You're a very, very lucky person to have had a father that went to so much trouble for you, AND was so creative in such a groovy way. I'm so glad you rescued it and shared it with us all.
(Reply) (Thread)
From: (Anonymous)
2005-11-17 05:14 pm (UTC)

SELL IT ON THE EBAY

HEY - YOU GONNA SELL IT ON THE EBAY AUCTION?

VERY COOL INDDED.
(Reply) (Thread)
[User Picture]From: roninspoon
2005-11-17 05:32 pm (UTC)
Man, my dad just made me some wood blocks. They didn't lightup or anything. I feel kinda cheated now. That is, seriously, one of the cooler things I've ever seen. It makes me want to build something similar to install in my living room so that I have something to play with during commercials.
(Reply) (Thread)
From: (Anonymous)
2005-11-17 05:33 pm (UTC)

If this were mine..

.. I would most definately find a way to stash a real computer inside of it, and sit it up on the desk next to my monitor. Complete with light show.. Someday I'm going to make myself a HAL-9000. :)
(Reply) (Thread)
From: (Anonymous)
2005-11-17 05:41 pm (UTC)

What a Dad!

This story brought tears to my eye and a strong recollection of a story I told at my Mothers funeral a few years ago. As a kid I lusted for one of those tin toy gas stations. They were so cool with all the figures, oil cans, gas pumps etc. But they weren't cheap and not in our budget. But what's a kid know about "budget". I was crestfallen and Mom knew it. So one afternoon she comes into my room with a cardboard box, some tape, glue, toothpicks, plastic wrap and a stack of magazines and she proceeded to help me build my own gas station, complete with pumps, a lift, a plastic window, the works! That moment meant more to me years latter than any tin toy ever would. (I am crying now as I write this.) Thanks Mom! And thanks to YOUR Dad for wonderful moments like these.

Gary
(Reply) (Thread)
[User Picture]From: alien_anomaly
2005-11-17 11:03 pm (UTC)

Re: What a Dad!

wow... that brought tears to MY eyes too!!! Those moments of creating together are the most special memories of all.
(Reply) (Parent) (Thread)
From: (Anonymous)
2005-11-17 05:43 pm (UTC)

so awesome.

it would be incredible if you could post a small video clip of it in action!
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From: (Anonymous)
2005-11-17 06:49 pm (UTC)

Puter

Outrageous man, lucky you to have saved it from the heap.
(Reply) (Thread)
From: (Anonymous)
2005-11-17 07:32 pm (UTC)
Wow. Way cool. It's clear your dad made this with heaping love. You are very lucky.
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From: (Anonymous)
2005-11-17 07:48 pm (UTC)

Way cool dad

That really is a very ingenious setup your dad had. He was obviously a caring and thoughtful father.

You made mention of using motors in your own projects. It appears that the motors he used are Synchron motors, which are quite common and normally run on 120 VAC (consuming 3 watts). All the Synchron motors are very similar and manage different RPMs via gearing. They can be found quite cheaply on eBay (search for "synchron motor") less than $5 each.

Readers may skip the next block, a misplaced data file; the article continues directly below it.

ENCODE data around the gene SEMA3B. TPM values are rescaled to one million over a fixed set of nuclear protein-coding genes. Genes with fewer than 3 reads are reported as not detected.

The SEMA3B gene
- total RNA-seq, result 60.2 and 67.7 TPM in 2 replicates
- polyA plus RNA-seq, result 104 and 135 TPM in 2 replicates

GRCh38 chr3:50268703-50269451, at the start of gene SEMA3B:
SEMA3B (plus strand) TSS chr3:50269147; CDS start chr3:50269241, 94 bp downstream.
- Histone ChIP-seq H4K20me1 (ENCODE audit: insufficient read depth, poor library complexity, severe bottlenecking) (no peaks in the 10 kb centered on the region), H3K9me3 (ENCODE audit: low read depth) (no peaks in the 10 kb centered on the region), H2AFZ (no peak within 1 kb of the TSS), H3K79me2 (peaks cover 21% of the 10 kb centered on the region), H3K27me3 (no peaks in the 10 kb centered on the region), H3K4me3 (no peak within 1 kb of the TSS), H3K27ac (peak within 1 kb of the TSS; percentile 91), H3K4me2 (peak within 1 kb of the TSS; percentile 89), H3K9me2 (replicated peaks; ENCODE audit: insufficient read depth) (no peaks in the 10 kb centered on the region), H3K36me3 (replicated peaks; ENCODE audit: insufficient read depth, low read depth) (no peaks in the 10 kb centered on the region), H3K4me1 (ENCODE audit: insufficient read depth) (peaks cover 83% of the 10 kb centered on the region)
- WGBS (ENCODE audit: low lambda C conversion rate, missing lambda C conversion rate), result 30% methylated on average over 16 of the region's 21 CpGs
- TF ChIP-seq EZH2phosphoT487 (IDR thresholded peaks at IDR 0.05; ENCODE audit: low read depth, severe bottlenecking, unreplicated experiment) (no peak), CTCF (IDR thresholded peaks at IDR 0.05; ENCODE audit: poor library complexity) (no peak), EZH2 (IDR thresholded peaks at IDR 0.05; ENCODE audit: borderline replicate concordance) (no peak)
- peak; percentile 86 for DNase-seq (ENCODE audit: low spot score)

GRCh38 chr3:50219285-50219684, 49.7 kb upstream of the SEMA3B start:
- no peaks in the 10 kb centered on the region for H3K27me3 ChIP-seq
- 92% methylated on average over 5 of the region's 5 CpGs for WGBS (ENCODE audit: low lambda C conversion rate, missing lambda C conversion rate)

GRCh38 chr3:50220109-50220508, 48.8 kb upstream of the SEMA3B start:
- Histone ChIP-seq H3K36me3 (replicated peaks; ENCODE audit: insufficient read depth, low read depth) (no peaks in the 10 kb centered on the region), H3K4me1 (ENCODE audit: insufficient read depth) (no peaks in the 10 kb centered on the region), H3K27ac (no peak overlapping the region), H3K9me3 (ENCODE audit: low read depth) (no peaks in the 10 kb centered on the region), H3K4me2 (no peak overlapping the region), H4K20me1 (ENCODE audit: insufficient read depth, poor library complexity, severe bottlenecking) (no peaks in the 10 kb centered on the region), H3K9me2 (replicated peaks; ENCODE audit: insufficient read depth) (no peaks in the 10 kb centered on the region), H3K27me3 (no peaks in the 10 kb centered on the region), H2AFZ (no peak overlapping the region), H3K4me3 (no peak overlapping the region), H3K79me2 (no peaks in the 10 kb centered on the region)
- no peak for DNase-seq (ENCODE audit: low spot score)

Wiring them up in series is not a concern (we're talking AC here) aside from the normal electrical guidelines (make sure the wiring is of adequate gauge, the connections solid, etc..).

Best of luck and congrats on having this great thing to remember your dad's love for you by. Also, thanks for sharing it with us.

Cheers,
Ed T.
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From: (Anonymous)
2005-11-17 08:40 pm (UTC)

I cant wait to do something like this for my son

My wife and I just had a baby boy, and I am dreaming of the days when we will work on projects like this one together.

This is truly a treasure.
(Reply) (Thread)
From: (Anonymous)
2005-11-17 11:47 pm (UTC)

thanks

thank you for sharing that special toy. i know many an hour had gone by sitting in front of that screen fighting off all the world evils. after all these years i cant believe it works. to say the least your father was a gifted man.
because i to called him ...DAD.
thanks,
your brother
(Reply) (Thread)
[User Picture]From: alien_anomaly
2005-11-18 12:31 am (UTC)

Re: thanks

Oh wow!!!! Surprise-surprise!!! Thank you for checking in here :-) Isn't it just sooooo cool how it's brought smiles to so many people now all these years later?!?!
(Reply) (Parent) (Thread)
From: (Anonymous)
2005-11-19 11:04 pm (UTC)
I'd like to share a personal experience.

My father had come back from WWII with a deep distaste of any kind of weapon. So, when his male son was born, he had this resolve about not letting toy guns enter the house.

Then one day - I think I was three years old - I walked straight to him, pointed out my index finger, clicked my thumb and said 'bang'.

And then, my father went and *built* me a toy gun. Out of a wooden plank, he cut the shape of a tommy gun, then he carefully smoothed all the edges to make it reasonably child-proof. Finally, he wrapped the wood in colorful plastic tape - yellow, red, and green.

I couldn't tell how many battles the tommy gun has been through... In the end, I outgrew the toy; I am grateful to my mother who set it apart, it is a cherished memory to me.

I wonder how many kids are as lucky as we were, nowadays.
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From: (Anonymous)
2007-05-08 01:05 am (UTC)

Daddy: Toymaker

Found your site
at the Yahoogroup:
"Assemblage Artists" -
With my dad, brother and me well into the early fifties' TV series,
"NAVY LOG", and having played the grooves out of a Mono LP of Richard Rodger's "Victory at Sea" (goosebumps just typing this...), we thought it well to have a sub and a subchaser, made of pine and dowelling, painted by the boys, finishing touches by Daddy. Nothing says 'love' like a home-made toy! Thanks for sharing yours!